\begin{align} Q\left( \bigcup_{i=1}^{\infty} F_i \right) & = Q \left( \bigcup_{i=1}^{\infty} \left[ (B_{1i} \times C) \cup (B_{2i} \times C^C) \right] \right) \\ & = Q \left( \left( \bigcup_{i=1}^{\infty} B_{1i} \times C \right) \cup \left( \bigcup_{i=1}^{\infty} B_{2i} \times C^C \right) \right) \\ & = \alpha P\left( \bigcup_{i=1}^{\infty} B_{1i} \right) + (1-\alpha) P\left( \bigcup_{i=1}^{\infty} B_{2i} \right) \\ & = \alpha \sum_{i=1}^{\infty} P(B_{1i}) + (1-\alpha) \sum_{i=1}^{\infty} P(B_{2i}) \\ & = \sum_{i=1}^{\infty} \left( \alpha P(B_{1i}) + (1-\alpha) P(B_{2i}) \right) \\ & = \sum_{i=1}^{\infty} Q(F_i). \end{align}

Finally,

\begin{align} Q(B \times \mathbb R) & = Q\left( (B \times C) \cup (B \times C^C) \right) \\ & = \alpha P(B) + (1-\alpha) P(B) \\ & = P(B). \end{align}

# 5

Let $(\Omega, \mathcal A, P)$ be a probability space and $A_1, \dots , A_n$ be events. Using induction, show that

$P(A_1 \Delta \dots \Delta A_n) = \sum_{i=1}^{n} P(A_i) - 2 \sum_{i<j} P (A_i \cap A_j) + 4 \sum_{i<j<k} P(A_i \cap A_j \cap A_k) + \dots + (-2)^{n-1} P(A_1 \cap \dots \cap A_n),$

where $A\Delta B$ stands for the symmetric difference of $A$ and $B$.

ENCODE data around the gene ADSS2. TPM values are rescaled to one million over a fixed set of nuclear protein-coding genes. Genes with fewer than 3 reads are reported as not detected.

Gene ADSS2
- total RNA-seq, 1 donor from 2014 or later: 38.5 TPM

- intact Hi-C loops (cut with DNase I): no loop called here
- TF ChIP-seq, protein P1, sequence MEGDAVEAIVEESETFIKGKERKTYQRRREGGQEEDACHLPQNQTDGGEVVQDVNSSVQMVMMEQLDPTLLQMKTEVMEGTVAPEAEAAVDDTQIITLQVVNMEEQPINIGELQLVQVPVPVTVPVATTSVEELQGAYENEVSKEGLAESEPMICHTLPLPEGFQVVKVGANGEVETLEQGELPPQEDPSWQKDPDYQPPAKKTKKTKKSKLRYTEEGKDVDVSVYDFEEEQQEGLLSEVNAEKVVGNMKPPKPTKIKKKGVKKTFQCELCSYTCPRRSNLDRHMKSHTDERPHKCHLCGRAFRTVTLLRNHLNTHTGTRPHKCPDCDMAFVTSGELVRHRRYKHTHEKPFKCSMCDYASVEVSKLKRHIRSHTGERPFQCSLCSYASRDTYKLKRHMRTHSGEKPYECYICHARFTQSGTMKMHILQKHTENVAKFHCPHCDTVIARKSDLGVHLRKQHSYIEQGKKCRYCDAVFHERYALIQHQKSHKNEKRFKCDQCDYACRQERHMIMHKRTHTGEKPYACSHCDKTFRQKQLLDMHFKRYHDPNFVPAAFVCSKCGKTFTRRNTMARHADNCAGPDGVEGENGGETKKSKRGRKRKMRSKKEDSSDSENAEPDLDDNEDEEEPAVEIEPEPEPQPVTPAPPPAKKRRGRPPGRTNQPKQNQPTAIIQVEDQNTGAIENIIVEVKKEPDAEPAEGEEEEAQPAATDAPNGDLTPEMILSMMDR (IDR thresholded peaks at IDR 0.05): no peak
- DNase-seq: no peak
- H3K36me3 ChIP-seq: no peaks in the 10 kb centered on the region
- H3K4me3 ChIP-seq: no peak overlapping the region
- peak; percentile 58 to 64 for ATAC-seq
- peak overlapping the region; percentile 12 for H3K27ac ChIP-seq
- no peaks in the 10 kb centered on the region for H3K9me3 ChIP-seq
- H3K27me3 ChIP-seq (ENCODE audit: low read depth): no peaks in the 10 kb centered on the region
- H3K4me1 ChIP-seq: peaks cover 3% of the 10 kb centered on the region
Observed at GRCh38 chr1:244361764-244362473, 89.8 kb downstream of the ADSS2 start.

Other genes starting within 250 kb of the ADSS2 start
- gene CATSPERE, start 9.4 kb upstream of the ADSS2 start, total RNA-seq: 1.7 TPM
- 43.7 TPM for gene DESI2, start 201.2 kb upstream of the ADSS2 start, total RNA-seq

We can look at the case for $n=2$.

\begin{align} P(A_1 \Delta A_2) & = P \left( (A_1 \setminus A_2) \cup (A_2 \setminus A_1) \right) \\ & = P(A_1 \setminus A_2) + P(A_2 \setminus A_1)& \text{disjoint} \\ & = P(A_1) - P(A_1 \cap A_2) + P(A_2) - P(A_2 \cap A_1) \\ & = \sum_{i=1}^{2} P(A_1) - 2 \sum_{i<j}P(A_i \cap A_j) \end{align}

Now we assume that our hypothesis holds for an arbitrary $n$ and will show that it holds for $n+1$.

\begin{align} P(A_1 \Delta \dots \Delta A_{n+1}) & = P \left( (A_1 \Delta \dots A_n) \Delta A_{n+1} \right) \\ & = P \left( A_1 \Delta \dots A_n \right) + P(A_{n+1}) - 2 P \left( (A_1 \Delta \dots A_n) \cap A_{n+1} \right) \\ & = \sum_{i=1}^{n+1} P(A_i) - 2 \sum_{i<j}^{n} P(A_i \cap A_j) + 4 \sum_{i<j<k}^{n} P(A_i \cap A_j \cap A_k) + \dots + (-2)^{n-1}P(A_1 \cap \dots \cap A_n) - 2 P \left( (A_1 \Delta \dots A_n) \cap A_{n+1} \right) \end{align}

Where at first we applied the step we saw for $n=2$ and then used our inductive step. Finally, recall that intersection distributes over symmetric difference. With that, we can use our inductive step to address this last term.

\begin{align} P \left( (A_1 \Delta \dots A_n) \cap A_{n+1} \right) & = P \left( (A_1 \cap A_{n+1}) \Delta \dots \Delta (\dots A_n \cap A_{n+1}) \right) \\ & = \sum_{i=1}^{n} P(A_i \cup A_{n+1}) - 2 \sum_{i<j} P(A_i \cap A_j \cap A_{n+1}) + \dots + (-2)^{(n-1)-1}P(A_1 \cap \dots \cap A_{n+1}) \end{align}

Thus,

$P(A_1 \Delta \dots \Delta A_n) = \sum_{i=1}^{n} P(A_i) - 2 \sum_{i<j} P (A_i \cap A_j) + 4 \sum_{i<j<k} P(A_i \cap A_j \cap A_k) + \dots + (-2)^{n-1} P(A_1 \cap \dots \cap A_n).$